- Your blood sugar should be between 150-300 before entering the water; if it’s higher or lower—or trending downward—avoid diving.
- Keep in mind that swimming is exercise, and your blood sugar will likely get lower during your dive.
- Having a protein-filled breakfast and lessening your overall insulin intake the day of the dive may help you worry less about low blood sugars.
- Create a signal to let your instructor and buddy know if you have low blood sugar and need to head to the surface.
- Since decompression stops take time, remember that it’s even more important to plan for possible lows.
- Carry some type of fast-acting glucose with you during the dive—I opted for glucose gel packs tucked into my vest since I could easily tear one open and eat it at the surface.
- Leave a Glucagon kit next to the First Aid kit on the boat and give the divemaster a printout explaining how to use it.
- Remember that continuous glucose monitors don’t work underwater. Be sure to have a blood glucose meter and ample test strips handy on the boat. Test at least 60 minutes, 30 minutes and immediately prior to each dive, as well as immediately after you surface.
- Continue to check your blood sugar throughout the day, since effects of exercise can often sneak up on you.
- Be sure to log all of your blood sugar results along with insulin and food intake. Once you figure out what works best for you, you can use this information for future dives.
- Remember that your signed medical form is often only good for one year, so you may need to ask your doctor to fill out another round of paperwork if your next dive is more than 12 months later.
With careful planning and record keeping of my blood sugars, my open water training and initial dives went off without a hitch. And one year after receiving my certification, I went diving in Hawaii, armed with the knowledge I’d learned during my training.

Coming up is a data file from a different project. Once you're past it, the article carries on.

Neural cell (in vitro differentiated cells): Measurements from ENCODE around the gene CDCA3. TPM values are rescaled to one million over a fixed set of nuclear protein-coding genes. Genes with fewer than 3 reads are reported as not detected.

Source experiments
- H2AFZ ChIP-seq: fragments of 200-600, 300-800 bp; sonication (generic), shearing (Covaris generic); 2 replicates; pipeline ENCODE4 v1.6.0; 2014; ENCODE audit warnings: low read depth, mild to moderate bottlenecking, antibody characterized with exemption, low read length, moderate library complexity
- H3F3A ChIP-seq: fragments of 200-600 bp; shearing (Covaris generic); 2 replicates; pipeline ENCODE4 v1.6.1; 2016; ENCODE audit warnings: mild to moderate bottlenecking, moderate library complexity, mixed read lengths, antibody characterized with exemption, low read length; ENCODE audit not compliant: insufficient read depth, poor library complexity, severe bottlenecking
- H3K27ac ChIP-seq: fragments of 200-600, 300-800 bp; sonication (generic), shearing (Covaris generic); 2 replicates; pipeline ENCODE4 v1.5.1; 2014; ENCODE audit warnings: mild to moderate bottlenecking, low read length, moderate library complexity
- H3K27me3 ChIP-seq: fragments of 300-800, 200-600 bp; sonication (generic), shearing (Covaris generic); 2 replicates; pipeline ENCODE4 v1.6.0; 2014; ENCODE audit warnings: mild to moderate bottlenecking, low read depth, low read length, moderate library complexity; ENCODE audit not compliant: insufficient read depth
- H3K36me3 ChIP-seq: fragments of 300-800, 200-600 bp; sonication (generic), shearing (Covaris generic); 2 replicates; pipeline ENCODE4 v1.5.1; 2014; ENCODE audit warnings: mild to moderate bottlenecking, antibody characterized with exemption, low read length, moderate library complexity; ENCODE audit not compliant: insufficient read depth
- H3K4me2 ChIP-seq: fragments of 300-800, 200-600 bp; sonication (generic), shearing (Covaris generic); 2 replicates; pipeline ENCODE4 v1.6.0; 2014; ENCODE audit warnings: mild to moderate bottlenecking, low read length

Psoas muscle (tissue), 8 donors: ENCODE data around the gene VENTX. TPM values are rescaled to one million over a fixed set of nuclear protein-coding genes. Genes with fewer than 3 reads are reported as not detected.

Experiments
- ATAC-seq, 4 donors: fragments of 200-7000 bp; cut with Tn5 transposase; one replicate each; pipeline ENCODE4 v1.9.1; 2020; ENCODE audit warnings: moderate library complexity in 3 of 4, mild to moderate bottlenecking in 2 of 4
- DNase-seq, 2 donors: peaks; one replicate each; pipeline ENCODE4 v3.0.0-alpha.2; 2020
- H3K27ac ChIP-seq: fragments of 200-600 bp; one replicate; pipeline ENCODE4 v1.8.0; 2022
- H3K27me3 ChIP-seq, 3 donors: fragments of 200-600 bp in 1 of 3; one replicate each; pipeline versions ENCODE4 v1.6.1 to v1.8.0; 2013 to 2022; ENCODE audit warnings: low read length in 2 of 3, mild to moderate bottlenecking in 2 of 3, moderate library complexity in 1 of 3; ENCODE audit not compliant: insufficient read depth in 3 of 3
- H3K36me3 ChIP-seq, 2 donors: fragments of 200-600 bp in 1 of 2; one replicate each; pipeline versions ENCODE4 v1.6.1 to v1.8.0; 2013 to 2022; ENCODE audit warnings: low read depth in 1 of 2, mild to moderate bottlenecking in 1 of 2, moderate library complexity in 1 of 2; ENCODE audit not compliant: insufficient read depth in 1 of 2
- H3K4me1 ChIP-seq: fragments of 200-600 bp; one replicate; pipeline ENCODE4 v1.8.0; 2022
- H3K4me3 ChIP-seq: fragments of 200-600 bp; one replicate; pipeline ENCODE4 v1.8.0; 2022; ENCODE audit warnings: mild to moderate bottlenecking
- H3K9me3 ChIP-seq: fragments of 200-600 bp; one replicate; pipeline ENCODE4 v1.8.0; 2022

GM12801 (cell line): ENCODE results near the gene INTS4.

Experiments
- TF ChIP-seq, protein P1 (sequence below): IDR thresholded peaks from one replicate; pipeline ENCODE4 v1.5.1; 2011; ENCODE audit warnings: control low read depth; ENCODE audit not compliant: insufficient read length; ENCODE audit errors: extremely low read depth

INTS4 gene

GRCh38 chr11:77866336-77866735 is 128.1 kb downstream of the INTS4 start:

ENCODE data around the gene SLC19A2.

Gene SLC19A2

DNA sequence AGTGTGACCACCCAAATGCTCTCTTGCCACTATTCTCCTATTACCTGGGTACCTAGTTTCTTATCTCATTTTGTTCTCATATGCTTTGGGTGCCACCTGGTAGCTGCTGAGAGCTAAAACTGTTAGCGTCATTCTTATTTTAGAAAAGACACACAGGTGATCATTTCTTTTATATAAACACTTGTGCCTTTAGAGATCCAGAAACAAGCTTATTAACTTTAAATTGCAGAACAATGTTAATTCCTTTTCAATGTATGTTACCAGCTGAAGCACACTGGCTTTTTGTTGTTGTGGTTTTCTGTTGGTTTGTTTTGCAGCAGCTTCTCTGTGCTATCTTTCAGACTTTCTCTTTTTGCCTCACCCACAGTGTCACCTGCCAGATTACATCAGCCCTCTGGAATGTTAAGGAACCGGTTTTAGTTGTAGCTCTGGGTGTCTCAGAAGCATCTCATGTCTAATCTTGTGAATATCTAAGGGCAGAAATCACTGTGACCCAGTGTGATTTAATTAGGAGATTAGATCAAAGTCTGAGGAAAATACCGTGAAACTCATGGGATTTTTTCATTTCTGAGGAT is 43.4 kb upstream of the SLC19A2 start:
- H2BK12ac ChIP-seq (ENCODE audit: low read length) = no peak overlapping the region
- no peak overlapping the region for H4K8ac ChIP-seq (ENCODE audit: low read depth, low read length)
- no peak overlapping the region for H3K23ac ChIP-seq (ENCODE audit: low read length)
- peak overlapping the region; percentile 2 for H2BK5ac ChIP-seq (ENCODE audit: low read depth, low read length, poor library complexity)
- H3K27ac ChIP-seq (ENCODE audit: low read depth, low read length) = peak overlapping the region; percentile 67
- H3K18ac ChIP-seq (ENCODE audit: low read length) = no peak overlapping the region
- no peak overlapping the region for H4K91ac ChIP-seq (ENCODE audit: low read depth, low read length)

Diving with diabetes required more planning than any activity I’d undertaken to date—but that also made receiving my certification and accomplishing my first few dives even sweeter.
**These tips are based on my personal experience and shouldn’t be intended as medical advice. Always check with a medical professional to see if diving is a safe fit for you personally, and only go diving with your doctor’s permission. Read and follow DAN’s Guidelines for Recreational Diving with Diabetes for specific guidelines before, during and after the dive.**
Guest Blogger: Carly Blatt
New York-based writer Carly Blatt (@adventurecarly) has extensively traveled, studied and worked abroad, covering 30+ countries on seven continents. Her travel adventures include swimming in Antarctica, bungee jumping in New Zealand, paragliding in the Alps, caving in Belize, mountain boarding in Colorado, camping in the Australian Outback, helping confused-looking tourists find their way in Manhattan, and most recently, scuba diving in Thailand and Hawaii. She has also written for ThePointsGuy.com, GoNomad.com, Matador Travel, and JohnnyJet.com, among others.